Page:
Journal of Neuro-Oncology

, Volume 140, Issue 3, pp 539–546 | Cite as

Possible effects of radiofrequency electromagnetic fields on in vivo C6 brain tumors in Wistar rats

  • Nihal S. Ouadah
  • Anthony Lecomte
  • Franck Robidel
  • Ann Olsson
  • Isabelle Deltour
  • Joachim Schüz
  • Kelly Blazy
  • Anne-Sophie VillégierEmail author
Laboratory Investigation



Glioblastoma is a malignant brain tumor which has one of the poorest prognosis. It is not clear if toxic environmental factors can influence its aggressiveness. Recently, it was suggested that brain cancer patients with heavy cell phone use showed reduced survival. Here we aimed to assess the effect of controlled brain averaged specific absorption rate (BASAR) from heavy use of cell phone radiofrequency electromagnetic fields (RF–EMF) on in vivo C6 brain tumors in Wistar rats.


C6 cells grafted male rats were exposed to GSM 900 MHz signal at environmental BASAR, 0 (sham), 0.25 or 0.5 W/kg (5 days a week, 45 min a day in restraint), or were cage controls (no restraint). At death, tumor volume and immunohistochemistry for CD31, cleaved caspase (CC) 3 and Ki67 were assessed to examine vascularization, apoptosis and cellular divisions, respectively. Moreover, immune cell invasion, necrosis and mitotic index were determined.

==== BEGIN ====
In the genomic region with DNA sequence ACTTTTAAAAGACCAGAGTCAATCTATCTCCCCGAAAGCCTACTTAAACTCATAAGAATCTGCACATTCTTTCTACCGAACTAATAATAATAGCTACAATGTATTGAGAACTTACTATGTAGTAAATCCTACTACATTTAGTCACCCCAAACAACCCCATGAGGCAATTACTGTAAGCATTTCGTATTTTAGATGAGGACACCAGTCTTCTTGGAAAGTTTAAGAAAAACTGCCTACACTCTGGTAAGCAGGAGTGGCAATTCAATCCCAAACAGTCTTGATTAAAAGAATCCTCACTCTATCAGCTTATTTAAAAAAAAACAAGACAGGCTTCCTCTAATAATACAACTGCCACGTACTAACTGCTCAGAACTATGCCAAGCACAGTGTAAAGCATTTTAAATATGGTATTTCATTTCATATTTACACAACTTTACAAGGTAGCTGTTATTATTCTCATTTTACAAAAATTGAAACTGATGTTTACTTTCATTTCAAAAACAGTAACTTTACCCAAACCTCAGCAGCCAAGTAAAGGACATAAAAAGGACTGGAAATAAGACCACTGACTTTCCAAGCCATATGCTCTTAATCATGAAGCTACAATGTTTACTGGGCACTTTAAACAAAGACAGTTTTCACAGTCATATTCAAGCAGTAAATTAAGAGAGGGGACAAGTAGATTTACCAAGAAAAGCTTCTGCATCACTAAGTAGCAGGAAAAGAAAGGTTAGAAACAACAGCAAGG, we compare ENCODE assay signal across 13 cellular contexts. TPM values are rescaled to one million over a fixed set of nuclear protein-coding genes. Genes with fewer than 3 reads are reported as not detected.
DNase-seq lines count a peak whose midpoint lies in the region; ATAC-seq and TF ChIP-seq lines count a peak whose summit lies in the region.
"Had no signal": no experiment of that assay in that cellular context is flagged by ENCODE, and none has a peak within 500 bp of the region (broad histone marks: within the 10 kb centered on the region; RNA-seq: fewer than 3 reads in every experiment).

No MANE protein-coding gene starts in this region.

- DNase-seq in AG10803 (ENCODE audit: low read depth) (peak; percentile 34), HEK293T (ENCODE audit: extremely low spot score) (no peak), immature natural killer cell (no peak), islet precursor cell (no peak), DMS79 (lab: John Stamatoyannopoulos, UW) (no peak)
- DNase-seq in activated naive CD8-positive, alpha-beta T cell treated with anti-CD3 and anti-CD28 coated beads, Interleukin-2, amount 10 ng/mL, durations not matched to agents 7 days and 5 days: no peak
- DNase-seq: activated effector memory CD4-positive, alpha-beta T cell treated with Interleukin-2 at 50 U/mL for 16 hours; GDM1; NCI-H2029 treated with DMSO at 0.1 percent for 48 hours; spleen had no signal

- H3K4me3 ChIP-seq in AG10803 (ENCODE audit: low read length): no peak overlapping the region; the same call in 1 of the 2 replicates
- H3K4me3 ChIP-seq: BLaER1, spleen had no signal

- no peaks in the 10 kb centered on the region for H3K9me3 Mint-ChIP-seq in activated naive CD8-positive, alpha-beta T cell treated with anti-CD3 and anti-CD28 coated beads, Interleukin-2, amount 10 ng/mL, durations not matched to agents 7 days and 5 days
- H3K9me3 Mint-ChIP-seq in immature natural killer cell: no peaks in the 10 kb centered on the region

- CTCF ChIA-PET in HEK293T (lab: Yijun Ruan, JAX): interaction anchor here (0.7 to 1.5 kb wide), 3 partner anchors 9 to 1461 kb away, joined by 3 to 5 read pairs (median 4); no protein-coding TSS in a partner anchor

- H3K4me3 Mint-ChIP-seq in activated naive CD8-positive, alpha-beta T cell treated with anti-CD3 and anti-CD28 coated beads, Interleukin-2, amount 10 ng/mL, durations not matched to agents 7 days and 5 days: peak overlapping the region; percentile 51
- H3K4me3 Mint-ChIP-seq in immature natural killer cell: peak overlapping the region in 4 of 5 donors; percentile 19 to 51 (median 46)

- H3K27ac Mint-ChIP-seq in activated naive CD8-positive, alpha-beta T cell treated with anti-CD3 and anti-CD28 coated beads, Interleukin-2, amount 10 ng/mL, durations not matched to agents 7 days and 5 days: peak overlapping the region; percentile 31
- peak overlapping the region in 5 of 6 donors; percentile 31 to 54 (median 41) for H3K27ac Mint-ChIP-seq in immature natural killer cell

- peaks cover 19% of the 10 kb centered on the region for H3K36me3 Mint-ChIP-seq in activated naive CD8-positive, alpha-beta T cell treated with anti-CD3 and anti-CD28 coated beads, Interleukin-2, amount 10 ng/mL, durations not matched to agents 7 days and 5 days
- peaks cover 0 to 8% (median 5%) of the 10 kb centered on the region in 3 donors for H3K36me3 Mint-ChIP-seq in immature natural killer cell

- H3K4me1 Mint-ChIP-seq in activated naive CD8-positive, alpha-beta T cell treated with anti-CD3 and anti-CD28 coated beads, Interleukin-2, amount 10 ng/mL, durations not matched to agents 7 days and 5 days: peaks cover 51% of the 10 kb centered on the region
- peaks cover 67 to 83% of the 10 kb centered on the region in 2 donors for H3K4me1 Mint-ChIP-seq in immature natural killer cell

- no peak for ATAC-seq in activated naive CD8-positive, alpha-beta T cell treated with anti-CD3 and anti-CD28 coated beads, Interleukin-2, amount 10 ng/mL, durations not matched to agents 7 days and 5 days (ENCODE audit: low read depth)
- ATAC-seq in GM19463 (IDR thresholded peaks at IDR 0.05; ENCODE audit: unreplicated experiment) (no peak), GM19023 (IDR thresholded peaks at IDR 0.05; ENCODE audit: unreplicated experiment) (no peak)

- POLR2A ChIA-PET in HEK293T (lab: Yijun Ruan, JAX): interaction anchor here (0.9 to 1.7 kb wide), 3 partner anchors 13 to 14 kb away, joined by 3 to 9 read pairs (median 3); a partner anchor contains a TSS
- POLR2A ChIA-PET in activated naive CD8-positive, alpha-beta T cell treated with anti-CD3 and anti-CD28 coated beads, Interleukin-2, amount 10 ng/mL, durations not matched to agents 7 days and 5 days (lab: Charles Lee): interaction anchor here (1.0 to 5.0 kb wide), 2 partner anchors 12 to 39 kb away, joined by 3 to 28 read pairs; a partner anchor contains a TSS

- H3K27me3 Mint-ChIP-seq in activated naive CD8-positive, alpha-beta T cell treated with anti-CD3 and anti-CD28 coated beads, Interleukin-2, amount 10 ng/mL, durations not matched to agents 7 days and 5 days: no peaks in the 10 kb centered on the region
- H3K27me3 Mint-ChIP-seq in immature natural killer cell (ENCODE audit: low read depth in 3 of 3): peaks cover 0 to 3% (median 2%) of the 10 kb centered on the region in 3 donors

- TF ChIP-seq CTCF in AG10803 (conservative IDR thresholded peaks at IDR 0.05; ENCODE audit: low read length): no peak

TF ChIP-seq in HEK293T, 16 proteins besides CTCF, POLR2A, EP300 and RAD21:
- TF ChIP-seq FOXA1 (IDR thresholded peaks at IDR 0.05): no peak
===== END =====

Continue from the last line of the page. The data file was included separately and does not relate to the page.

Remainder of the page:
Results showed no BASAR effect on survival (31 days post-graft median), tumor volume, mitotic index, vascularization, infiltration, necrosis or cell division. However, results suggested a BASAR-dependent reduction of immune cell invasion and apoptosis.


Our data suggested an action of RF–EMF by reducing immune cell invasion and glioblastoma cell apoptosis, at probably too low amplitude to impact survival. Further replication studies are needed to confirm these observations.


Glioblastoma Radiofrequencies Apoptosis Immune cell invasion Cell phone 



This work was financed by the French National Research Program for Environmental and Occupational Health of ANSES [2014/2 RF/002] and French Ministry of Ecology [Program 190].


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© Springer Science+Business Media, LLC, part of Springer Nature 2018

Authors and Affiliations

  1. 1.Institut national de l’environnement industriel et des risques (INERIS), Unité de Toxicologie Expérimentale, Parc Technologique ALATAVerneuil-en-HalatteFrance
  2. 2.PERITOX-INERIS laboratoryCURS, Picardie University Jules Verne, CHU SudAmiensFrance
  3. 3.Section of Environment and RadiationInternational Agency for Research on Cancer (IARC)LyonFrance

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